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Spring-Summer 2000
Vol. 62, No. 3

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The Physics
of Paradox

In the weird subatomic world of quantum science, the impossible turns out to be provably possible. And therein may lie an "impossibly" bright future for computer technology.

By Tom Rickey

Could the future of computing lie in a glowing red dot? Or perhaps in an ordinary-looking loop of silvery wire?

Either could be mistaken for a discarded fragment of ENIAC, the world's first computer. But, in fact, those dots and loops embody atoms doing a dance between two very different states of matter, pointing the way to an intriguing new way of computing.

In the five decades since ENIAC--a 150-foot behemoth full of wires and lights that used to crank out all of 14 calculations per second--computers have consistently become smaller and faster. Now University engineers and scientists are at the forefront of an effort to take a truly quantum leap forward in computing technology: shrinking a computer processor to perhaps just a few atoms, while boosting its speed to billions of times that of today's fastest computer chip.

This could have important consequences because the chips we use today are produced by a technology whose days are numbered.

In their endless quest to maximize performance, engineers have shown their genius at packing ever more millions of miniaturized chips into ever tinier spaces. Just a few months ago, Intel announced the first home-computer chip that performs one billion calculations per second (an effort, incidentally, toward which Rochester's Eby Friedman contributed crucial research).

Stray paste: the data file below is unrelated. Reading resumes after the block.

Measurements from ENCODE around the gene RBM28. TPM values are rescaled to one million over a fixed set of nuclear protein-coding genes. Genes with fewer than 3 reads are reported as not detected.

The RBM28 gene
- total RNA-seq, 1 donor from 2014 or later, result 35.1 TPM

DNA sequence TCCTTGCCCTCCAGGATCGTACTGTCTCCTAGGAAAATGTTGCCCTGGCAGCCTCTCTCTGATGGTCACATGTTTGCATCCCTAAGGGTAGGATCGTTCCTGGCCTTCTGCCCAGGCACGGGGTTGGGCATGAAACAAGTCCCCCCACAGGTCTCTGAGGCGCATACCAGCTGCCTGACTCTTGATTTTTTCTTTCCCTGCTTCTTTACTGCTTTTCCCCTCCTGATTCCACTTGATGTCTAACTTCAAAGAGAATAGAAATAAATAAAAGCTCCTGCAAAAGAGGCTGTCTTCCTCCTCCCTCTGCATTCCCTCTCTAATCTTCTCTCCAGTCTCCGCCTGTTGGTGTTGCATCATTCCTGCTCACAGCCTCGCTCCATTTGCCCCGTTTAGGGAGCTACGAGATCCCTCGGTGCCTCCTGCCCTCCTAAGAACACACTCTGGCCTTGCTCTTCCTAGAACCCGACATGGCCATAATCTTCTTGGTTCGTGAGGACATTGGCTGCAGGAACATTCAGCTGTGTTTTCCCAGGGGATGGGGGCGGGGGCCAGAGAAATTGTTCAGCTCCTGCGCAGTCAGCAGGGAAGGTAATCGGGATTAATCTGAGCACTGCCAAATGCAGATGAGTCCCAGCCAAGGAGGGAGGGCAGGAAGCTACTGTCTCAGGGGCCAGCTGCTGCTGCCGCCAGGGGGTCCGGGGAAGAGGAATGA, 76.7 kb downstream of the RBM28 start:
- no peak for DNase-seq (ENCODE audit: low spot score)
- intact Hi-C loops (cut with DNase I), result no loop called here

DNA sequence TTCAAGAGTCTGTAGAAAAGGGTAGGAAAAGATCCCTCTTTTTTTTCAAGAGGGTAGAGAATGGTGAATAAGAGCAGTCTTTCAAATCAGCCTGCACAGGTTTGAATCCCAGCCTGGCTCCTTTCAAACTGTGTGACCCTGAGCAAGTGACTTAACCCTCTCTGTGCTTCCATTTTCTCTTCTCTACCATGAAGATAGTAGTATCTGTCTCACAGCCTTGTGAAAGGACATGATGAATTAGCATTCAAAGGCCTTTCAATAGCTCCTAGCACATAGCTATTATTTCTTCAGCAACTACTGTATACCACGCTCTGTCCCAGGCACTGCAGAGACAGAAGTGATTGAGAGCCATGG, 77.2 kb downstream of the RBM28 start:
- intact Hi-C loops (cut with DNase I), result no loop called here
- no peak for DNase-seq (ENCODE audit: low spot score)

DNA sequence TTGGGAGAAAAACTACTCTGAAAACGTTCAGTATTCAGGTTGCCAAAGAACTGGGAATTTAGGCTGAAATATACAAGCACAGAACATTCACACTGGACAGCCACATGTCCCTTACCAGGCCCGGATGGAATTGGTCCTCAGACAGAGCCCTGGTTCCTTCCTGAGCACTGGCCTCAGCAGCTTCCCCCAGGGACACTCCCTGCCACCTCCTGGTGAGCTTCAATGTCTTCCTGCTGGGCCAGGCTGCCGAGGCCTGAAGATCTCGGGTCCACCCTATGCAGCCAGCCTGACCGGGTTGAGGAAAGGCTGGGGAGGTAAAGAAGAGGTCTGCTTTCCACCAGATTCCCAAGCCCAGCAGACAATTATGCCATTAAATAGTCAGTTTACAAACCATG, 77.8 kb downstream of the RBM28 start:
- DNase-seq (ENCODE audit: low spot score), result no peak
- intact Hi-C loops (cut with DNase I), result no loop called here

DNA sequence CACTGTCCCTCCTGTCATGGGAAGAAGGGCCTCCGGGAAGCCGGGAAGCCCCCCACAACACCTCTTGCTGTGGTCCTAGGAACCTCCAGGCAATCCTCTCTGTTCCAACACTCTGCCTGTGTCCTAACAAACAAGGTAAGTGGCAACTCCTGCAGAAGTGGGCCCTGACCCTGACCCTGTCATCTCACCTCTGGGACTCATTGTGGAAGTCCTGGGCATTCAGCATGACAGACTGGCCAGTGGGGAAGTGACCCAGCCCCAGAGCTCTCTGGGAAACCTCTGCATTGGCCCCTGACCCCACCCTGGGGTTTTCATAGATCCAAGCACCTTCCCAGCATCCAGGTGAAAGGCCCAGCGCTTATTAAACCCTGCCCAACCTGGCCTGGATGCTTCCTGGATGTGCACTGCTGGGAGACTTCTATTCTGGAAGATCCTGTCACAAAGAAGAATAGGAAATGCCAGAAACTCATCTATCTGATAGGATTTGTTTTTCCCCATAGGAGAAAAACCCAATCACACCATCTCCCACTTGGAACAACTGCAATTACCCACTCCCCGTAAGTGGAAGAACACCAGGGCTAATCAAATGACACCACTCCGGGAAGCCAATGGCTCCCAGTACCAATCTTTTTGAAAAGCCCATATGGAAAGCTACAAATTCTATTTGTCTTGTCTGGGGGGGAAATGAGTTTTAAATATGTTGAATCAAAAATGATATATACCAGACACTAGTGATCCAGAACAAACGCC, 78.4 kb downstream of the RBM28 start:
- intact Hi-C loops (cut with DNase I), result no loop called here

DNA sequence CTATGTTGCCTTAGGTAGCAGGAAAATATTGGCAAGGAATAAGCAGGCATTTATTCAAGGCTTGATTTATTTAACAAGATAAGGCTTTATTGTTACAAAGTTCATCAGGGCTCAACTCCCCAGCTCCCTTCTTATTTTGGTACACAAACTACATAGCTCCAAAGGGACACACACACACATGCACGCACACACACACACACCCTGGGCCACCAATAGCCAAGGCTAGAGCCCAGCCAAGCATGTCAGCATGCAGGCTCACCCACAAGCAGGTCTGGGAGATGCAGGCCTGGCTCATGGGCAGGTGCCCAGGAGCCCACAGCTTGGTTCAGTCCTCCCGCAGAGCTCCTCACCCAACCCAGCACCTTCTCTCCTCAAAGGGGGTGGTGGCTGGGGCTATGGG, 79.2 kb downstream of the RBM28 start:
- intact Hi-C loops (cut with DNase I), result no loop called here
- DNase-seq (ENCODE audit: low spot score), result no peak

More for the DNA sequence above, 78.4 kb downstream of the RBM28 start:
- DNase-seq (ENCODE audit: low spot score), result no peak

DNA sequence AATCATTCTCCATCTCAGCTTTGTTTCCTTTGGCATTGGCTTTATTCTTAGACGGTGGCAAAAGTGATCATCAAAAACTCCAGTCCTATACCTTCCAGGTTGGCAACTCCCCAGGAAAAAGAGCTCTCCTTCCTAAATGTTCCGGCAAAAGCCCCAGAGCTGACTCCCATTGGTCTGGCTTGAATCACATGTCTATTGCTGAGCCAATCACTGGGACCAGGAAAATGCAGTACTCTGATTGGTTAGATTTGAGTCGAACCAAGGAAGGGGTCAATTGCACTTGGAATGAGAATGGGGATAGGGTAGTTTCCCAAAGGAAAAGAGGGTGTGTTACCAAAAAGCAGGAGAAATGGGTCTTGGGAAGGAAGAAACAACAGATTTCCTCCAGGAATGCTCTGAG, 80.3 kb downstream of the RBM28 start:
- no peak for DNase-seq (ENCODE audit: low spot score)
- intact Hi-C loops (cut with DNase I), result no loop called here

So there's not exactly a crisis yet. But how much smaller can we go with our chips? Most engineers expect current integrated-circuit technology to top out in 10, maybe 20 years. Then what?

Of possible solutions, one of the sexiest--if seemingly the most far-fetched--is "quantum computing," a field so riddled with paradoxes that just a few years ago it was regarded as no more than a laboratory curiosity. But now serious-minded agencies like the Department of Defense are sitting up and taking notice. Last year the DOD awarded the University's new Center for Quantum Information Systems a $5 million grant for its investigations, making Rochester home to one of the leading efforts in the nation exploring this admittedly bizarre discipline.

Drawing on two of the University's longstanding engineering strengths-- quantum optics and low-temperature superconducting electronics--the Rochester center includes about a dozen researchers at The Institute of Optics, the Department of Electrical and Computer Engineering, and the Department of Physics and Astronomy. Also collaborating are scientists at Cornell, Stanford, Harvard, and Rutgers universities, and Lucent Technologies.

The whole effort revolves around the eccentric rules of quantum mechanics, a batch of physics principles that describe the behavior of matter at the subatomic level. This quirky field lays out theories and predictions that scientists like to call "counter-intuitive" (that's science-speak for "weird" or "odd"). Among them: that an object can exist in two different places --or in two very opposite states--at one and the same time. The rules open the door to "impossibilities" like time travel or (shades of Star Trek) a transporter device that could beam information or matter across the galaxy faster than the speed of light.